First Listen: Sweet Exorcist, 'RetroActivity' The British duo of Richard H. Kirk and DJ Parrot created what may be the quintessential riff in electronic-music history. Listen to a reissue of Sweet Exorcist's complete discography.
NPR logo First Listen: Sweet Exorcist, 'RetroActivity'

First Listen: Sweet Exorcist, 'RetroActivity'

Richard H. Kirk and Richard Barrett of Sweet Exorcist. Courtesy of Warp Records. hide caption

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Courtesy of Warp Records.

Richard H. Kirk and Richard Barrett of Sweet Exorcist.

Courtesy of Warp Records.

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"If everything's ready here on the Dark Side of the Moon... play the five tones."

Five tones? Sweet Exorcist didn't need five tones. Two was enough to make electronic-music history, as you'll hear on RetroActivity, a double-disc compilation of the British duo's finest work.

At the end of the 1980s, Richard H. Kirk (of the pioneering U.K. post-punk band Cabaret Voltaire) was a huge fan of the twin ascension of house and techno. Cabaret Voltaire had been incorporating dance sounds since its first singles in the late '70s, but Kirk wanted to dive deeper — specifically Detroit techno, which hadn't crossed the Atlantic with the same ferocity as Chicago's house music.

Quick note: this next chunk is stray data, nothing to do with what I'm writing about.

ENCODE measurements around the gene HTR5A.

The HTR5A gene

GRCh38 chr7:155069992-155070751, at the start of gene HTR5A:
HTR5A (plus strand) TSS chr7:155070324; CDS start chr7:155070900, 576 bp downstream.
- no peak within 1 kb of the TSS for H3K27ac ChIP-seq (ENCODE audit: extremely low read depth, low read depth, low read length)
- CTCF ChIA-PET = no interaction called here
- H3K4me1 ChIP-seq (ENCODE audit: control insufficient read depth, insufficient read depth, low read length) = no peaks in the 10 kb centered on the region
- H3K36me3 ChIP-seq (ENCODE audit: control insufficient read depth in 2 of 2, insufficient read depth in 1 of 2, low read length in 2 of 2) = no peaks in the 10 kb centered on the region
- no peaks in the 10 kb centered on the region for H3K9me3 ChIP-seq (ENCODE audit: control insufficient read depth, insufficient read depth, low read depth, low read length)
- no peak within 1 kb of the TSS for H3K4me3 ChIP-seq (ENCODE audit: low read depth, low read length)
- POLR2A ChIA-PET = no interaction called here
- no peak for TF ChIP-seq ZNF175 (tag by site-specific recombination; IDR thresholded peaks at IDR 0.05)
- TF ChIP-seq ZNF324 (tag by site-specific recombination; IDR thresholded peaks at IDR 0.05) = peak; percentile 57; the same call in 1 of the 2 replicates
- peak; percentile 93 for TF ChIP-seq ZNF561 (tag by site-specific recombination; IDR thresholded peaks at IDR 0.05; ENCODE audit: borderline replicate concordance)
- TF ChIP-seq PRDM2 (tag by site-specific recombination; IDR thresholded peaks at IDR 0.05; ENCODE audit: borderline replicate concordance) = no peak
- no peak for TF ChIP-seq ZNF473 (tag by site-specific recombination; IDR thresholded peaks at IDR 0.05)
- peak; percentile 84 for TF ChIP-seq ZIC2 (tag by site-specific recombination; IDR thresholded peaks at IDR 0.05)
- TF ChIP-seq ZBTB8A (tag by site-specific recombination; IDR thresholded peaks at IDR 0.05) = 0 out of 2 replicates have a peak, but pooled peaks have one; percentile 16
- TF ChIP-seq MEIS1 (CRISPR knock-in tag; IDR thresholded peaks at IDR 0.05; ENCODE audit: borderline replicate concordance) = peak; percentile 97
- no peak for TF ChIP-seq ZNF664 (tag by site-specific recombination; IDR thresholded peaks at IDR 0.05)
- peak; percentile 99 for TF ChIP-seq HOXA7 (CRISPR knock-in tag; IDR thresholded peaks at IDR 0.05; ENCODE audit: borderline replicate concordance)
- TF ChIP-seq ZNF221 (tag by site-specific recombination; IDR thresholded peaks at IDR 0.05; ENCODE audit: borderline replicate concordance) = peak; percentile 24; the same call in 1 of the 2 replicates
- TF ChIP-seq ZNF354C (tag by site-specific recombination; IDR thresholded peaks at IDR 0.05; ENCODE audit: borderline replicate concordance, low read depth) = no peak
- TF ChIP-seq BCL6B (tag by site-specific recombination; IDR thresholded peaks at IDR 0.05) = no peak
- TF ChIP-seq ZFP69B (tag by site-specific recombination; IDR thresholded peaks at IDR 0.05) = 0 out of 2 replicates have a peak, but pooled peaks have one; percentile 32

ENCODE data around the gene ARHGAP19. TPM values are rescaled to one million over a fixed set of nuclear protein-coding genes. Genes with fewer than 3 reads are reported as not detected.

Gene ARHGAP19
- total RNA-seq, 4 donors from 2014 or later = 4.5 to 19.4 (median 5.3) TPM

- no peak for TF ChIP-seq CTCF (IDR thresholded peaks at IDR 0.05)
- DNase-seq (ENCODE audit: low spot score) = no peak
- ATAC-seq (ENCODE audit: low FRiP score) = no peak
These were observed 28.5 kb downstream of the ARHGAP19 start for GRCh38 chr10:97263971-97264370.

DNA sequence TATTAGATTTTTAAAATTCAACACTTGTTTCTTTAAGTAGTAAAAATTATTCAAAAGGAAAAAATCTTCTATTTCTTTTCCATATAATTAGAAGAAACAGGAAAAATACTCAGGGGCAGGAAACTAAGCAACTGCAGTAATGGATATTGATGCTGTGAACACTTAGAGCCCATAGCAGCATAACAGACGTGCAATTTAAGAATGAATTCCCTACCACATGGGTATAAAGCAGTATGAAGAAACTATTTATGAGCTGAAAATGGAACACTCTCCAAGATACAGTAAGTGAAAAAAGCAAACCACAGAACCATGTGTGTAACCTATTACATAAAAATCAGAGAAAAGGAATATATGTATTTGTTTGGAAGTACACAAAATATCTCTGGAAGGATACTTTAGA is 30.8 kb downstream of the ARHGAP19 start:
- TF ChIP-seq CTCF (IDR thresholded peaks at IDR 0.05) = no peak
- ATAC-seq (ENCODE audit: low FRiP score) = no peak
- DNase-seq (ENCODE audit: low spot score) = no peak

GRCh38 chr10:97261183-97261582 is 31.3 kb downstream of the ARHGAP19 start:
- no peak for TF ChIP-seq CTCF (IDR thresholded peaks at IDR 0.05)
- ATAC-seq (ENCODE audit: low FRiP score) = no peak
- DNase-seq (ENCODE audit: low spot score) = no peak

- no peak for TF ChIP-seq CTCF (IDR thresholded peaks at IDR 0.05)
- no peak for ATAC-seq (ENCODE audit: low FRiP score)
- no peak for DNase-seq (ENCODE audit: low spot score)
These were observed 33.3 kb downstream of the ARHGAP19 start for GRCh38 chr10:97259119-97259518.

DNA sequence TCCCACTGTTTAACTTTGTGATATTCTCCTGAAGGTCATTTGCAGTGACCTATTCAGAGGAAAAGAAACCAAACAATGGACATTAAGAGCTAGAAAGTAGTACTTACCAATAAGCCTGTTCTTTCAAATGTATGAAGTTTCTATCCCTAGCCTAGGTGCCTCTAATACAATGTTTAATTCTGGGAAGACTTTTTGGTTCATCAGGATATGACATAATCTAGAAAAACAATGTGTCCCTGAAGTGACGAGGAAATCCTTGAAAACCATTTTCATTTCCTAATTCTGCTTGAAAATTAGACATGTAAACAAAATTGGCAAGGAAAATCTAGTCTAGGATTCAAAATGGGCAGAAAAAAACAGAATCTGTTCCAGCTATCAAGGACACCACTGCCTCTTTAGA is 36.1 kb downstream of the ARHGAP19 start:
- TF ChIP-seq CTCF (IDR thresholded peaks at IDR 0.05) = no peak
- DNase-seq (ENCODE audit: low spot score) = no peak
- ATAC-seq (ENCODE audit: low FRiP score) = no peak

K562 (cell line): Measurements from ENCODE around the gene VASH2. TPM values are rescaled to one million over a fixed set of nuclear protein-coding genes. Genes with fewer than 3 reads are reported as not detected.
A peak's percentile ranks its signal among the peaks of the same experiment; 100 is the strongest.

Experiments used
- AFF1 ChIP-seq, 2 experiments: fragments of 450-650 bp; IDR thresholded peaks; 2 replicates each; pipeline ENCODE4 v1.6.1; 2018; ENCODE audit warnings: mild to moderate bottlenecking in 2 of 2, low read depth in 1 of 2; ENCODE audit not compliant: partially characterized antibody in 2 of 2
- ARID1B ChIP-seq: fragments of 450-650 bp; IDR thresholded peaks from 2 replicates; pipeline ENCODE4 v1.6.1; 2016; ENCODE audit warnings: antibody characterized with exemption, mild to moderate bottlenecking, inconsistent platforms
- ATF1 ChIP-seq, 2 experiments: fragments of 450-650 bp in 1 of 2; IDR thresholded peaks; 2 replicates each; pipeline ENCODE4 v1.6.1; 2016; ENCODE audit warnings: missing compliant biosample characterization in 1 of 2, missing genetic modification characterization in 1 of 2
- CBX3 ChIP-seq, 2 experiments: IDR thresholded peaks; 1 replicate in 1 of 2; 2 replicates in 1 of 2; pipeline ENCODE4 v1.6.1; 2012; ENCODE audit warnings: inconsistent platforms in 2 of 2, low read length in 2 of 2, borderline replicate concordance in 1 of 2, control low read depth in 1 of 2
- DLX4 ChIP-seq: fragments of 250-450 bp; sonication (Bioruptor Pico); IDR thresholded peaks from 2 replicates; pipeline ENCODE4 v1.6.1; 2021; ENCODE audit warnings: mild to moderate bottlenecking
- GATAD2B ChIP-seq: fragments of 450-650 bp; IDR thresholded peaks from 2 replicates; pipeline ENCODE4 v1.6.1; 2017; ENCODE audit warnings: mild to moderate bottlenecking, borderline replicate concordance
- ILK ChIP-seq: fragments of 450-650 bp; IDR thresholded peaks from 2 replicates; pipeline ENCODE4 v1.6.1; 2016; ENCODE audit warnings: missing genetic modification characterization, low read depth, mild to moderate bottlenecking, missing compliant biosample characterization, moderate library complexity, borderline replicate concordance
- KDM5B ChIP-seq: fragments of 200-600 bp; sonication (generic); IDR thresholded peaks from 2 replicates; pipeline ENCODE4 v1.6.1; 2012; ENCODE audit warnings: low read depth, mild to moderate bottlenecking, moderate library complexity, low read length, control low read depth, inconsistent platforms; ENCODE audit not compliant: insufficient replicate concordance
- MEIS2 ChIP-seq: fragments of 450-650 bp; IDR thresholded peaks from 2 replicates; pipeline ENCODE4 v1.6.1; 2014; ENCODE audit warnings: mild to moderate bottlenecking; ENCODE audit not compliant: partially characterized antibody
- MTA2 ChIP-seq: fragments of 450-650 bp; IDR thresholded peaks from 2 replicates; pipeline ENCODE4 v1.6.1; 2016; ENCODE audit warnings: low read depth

So Kirk holed up with Sheffield's DJ Parrot (a.k.a. Richard Barrett), who wanted to take an antithetical approach to the recent rise of acid house. Specifically, Barrett had this crazy idea to build a track out of tones used to calibrate and test audio equipment — sine waves similar to what might precede an Emergency Broadcast System message — but to use the same funk rhythms that had been moving hips for decades with an emphasis on the one (a.k.a. the first beat). The result was "Testone," and it was the third 12" ever for the fledgling Sheffield label Warp Records.

Bloop ... Bleep ... Bleep Bloop.

While Sweet Exorcist (as Kirk and Barrett would become known) pulled in elements of house and techno, something about "Testone" sounded different. Detroit's techno pioneers had been increasingly erasing themselves from their music for half a decade, but this felt like the HAL in the coffin. What began with Robert Moog 25 years earlier had finally morphed into R2D2. Warp deemed the burgeoning sub-genre — what else? — Bleep.

Sweet Exorcist went on to release three more 12-inches, as well as the first official album on Warp Records (CCEP / CCCD, 1991), all of which can be heard on RetroActivity. Enjoy this seminal piece of electronic-music history — out Dec. 6 — and be sure to leave your thoughts in the comments.